Minute Book: December 1690

Pages 427-436

Calendar of Treasury Books, Volume 9, 1689-1692. Originally published by His Majesty's Stationery Office, London, 1931.

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December 1690

Dec. 1.
Whitehall, Treasury Chambers.
Present : all my Lords.
The bidding for the lotteries to be put off to Friday afternoon next.
Major Wildman is called in and [? is] acquainted by [? my Lords of] his Majesty's order of Wednesday last that he [? the King] had been informed that the pacquet boat had not the full number of men pretended ; he says he has at three several times sent down to muster them upon surprise and has not found any wanting and he has taken care that they be also mustered at the Brill and by the accounts he receives he cannot find they have been faulty. He is told [by my Lords] that the pacquet boats carry over many goods and merchandises which encourages the privateers to attack them. He says that what are carried over are brought to the King's account and that most commonly they are goods etc. for the use of the Army : and that for the boats in Wales they are hired boats and are obliged not to stay for goods or passengers and to make the first land in England or Scotland.
The business of the warrant for felling 5,500l. worth of timber in New Forest for Mr. Fitch [is considered], Lord Lovelace, Chief Justice in Eyre, Trent South, being present. Four papers of complaints, one of Mr. Hobby, one of Mr. Whitehead, one of Mr. Knapton and one of some of the officers of the forest, were all read. Ryley [replies] the officers of the Navy were here [in London], but being commanded to Portsmouth they have left their affidavits. Mr. Ryley's answer is read, also William Eddy's affidavit and Thomas Podd's affidavit. He [Ryley] says that other gentlemen are here to attest that none of the trees by him marked are ship timber. Mr. Grey says he was at the sale and there is not one sound tree and not one fit for the Navy [among the trees felled] and if 20,000l. worth were cut the forest would be better for ship timber's growth. Ryley says he found there was such opposition against their Lordships granting the warrant that he took extraordinary attestations of what he did. Mr. Hoar says he saw never a tree markt but what had visible defect ; that 500 other trees are markt for the Navy that are good.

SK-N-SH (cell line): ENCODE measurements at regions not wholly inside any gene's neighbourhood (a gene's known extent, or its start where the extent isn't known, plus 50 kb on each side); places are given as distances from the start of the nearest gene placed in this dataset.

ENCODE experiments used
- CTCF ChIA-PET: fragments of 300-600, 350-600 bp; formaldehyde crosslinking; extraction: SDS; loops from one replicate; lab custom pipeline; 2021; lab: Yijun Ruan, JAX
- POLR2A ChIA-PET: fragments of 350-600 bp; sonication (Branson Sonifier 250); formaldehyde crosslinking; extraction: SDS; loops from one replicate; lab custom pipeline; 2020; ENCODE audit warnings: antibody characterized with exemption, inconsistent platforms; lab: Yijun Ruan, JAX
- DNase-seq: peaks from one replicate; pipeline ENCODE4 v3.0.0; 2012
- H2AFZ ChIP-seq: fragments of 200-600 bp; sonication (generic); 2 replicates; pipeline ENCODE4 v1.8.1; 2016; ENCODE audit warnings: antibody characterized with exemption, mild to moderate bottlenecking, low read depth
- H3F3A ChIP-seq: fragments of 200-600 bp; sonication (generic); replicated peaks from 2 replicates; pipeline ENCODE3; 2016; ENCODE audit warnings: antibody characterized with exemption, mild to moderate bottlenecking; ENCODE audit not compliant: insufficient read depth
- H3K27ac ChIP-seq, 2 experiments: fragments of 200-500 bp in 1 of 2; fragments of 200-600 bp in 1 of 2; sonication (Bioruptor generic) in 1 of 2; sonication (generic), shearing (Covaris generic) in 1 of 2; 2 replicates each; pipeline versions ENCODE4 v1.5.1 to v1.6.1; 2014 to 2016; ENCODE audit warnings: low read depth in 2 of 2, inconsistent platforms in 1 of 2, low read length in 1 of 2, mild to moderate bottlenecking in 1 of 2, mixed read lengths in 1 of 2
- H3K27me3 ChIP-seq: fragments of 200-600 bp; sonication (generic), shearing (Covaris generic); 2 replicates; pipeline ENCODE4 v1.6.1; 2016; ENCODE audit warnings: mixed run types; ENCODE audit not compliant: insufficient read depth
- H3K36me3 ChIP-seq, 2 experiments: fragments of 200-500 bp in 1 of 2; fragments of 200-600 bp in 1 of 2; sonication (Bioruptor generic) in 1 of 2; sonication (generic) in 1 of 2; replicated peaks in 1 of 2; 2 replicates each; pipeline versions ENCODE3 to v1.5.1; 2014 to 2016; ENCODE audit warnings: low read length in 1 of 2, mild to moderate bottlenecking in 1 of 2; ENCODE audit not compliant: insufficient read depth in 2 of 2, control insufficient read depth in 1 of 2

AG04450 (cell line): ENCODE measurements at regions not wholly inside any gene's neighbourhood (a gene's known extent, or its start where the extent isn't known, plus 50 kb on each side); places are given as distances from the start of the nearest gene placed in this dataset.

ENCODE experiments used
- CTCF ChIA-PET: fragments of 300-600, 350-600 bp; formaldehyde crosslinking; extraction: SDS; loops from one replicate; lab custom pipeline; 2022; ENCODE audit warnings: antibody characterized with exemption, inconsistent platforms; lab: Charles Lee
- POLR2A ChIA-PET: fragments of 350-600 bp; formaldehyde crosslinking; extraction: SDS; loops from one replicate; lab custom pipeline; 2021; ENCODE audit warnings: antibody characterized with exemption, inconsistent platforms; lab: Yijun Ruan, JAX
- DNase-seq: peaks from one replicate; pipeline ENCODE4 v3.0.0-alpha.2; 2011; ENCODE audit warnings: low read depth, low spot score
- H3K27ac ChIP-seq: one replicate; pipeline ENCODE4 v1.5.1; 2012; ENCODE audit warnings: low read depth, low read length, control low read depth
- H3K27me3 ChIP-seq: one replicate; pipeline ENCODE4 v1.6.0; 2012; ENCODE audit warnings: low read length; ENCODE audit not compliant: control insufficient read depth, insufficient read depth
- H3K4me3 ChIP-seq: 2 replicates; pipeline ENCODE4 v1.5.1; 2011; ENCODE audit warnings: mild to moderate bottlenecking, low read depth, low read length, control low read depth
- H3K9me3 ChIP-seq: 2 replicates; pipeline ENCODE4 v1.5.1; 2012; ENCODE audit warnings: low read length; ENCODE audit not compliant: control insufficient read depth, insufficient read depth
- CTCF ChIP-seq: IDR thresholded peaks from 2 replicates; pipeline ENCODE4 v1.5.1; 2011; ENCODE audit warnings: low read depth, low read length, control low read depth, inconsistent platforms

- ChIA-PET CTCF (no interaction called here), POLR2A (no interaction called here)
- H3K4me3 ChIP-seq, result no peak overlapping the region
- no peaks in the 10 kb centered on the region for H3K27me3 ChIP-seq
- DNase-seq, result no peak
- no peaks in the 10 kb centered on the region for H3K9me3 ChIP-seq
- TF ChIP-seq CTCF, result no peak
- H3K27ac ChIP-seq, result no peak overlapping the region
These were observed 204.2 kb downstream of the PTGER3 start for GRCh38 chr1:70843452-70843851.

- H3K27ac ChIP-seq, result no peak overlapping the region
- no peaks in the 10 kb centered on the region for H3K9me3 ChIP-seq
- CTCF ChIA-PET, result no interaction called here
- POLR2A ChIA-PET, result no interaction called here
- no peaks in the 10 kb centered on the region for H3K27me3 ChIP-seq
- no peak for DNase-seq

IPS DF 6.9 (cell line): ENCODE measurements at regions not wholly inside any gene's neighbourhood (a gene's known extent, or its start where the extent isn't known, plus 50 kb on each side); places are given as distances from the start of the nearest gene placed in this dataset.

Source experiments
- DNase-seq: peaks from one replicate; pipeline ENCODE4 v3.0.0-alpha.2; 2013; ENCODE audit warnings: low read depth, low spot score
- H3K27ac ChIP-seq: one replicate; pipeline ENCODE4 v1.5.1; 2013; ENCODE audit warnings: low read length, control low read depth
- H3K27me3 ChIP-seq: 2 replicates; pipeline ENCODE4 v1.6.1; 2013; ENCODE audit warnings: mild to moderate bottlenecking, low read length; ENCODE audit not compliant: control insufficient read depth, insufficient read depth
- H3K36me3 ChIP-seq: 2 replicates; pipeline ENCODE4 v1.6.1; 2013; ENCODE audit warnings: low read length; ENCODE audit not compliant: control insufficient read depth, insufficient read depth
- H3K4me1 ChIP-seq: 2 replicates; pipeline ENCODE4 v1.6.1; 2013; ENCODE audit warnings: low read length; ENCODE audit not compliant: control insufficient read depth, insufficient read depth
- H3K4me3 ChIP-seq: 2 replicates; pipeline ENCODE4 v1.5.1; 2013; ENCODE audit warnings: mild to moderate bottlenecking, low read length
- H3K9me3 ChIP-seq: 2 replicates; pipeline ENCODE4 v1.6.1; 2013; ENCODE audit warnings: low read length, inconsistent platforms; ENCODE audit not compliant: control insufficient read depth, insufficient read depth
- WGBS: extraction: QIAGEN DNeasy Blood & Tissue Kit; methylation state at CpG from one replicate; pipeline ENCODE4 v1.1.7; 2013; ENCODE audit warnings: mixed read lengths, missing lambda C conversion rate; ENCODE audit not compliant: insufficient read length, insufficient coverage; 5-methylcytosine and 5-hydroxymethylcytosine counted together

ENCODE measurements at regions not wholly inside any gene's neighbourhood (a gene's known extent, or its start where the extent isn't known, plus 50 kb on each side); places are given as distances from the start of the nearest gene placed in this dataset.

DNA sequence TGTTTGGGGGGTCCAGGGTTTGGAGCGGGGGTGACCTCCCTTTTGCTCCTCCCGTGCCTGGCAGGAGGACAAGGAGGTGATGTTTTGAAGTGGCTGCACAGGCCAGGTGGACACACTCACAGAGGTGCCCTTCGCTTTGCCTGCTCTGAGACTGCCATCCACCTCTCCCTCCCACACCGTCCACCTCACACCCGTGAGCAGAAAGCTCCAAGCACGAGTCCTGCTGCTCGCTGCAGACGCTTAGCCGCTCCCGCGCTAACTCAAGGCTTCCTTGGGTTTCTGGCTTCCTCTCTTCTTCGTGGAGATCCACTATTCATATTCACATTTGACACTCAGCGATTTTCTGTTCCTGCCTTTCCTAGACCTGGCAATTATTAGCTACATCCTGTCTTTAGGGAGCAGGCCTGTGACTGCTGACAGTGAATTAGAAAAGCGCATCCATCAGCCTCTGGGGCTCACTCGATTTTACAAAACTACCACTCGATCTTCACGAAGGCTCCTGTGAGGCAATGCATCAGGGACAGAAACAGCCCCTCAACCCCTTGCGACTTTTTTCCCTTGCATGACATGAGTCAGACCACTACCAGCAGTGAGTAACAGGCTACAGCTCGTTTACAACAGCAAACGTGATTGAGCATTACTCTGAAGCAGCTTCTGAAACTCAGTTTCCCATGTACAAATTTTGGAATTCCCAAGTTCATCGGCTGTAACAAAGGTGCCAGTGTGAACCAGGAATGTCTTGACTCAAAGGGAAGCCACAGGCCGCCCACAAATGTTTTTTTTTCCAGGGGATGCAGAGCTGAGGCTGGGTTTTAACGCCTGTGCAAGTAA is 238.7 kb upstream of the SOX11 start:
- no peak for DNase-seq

The Chancellor [of the Exchequer] : If you [? Grey or Fitch] deal with the Navy do not you buy several trees that have defects and sell them afterwards to the Navy, for part of a tree may be good. Answer : so much as shall be found good, when 'tis converted.
Ryley : The officers of the Navy do say the defect is in the very great age of these trees. Mr. Grey : I would not give 6s. a ton for all the trees marked for this sale. Mr. Pelham : There was one tree of 23 tons. Fitz [Mr. Fitch] : any gent, shall have all these trees for 9s. a ton.
Mr. Dickens : As to Knapton's information he says he did not oppose the sale and he attended and did mark every tree and signed ; so that information is false. The purveyor viewed the tree, then came the regarders and when all agreed it was not [fit] for ship timber the tree was marked and sold ; but whether it was ship timber or not depends on the purveyor's judgment and being asked whether the same course has not been observed on all occasions he answers yes.
Burrard says that has been the practice, but the law is otherwise. Ryley : It's verderers or regarders, and regarders are most proper officers because they can present. Verderers are judges and cannot. Whitehead : I am told the regarders did not know what you did. Ryley : The warrant was entered in Lindhurst book. The verderers did never assist at a sale.
Oxford says he has been an officer 14 years and never knew a verderer concerned. Mr. Denys bought 10 trees and is a loser by them ; cannot pick out of all these trees 17 elms that will make a bean stick etc. for shipping and he'll lay 100l. that they do not find one tree that will make a plank stock. Grey : I'll warrant some of them have been in decay 500 years.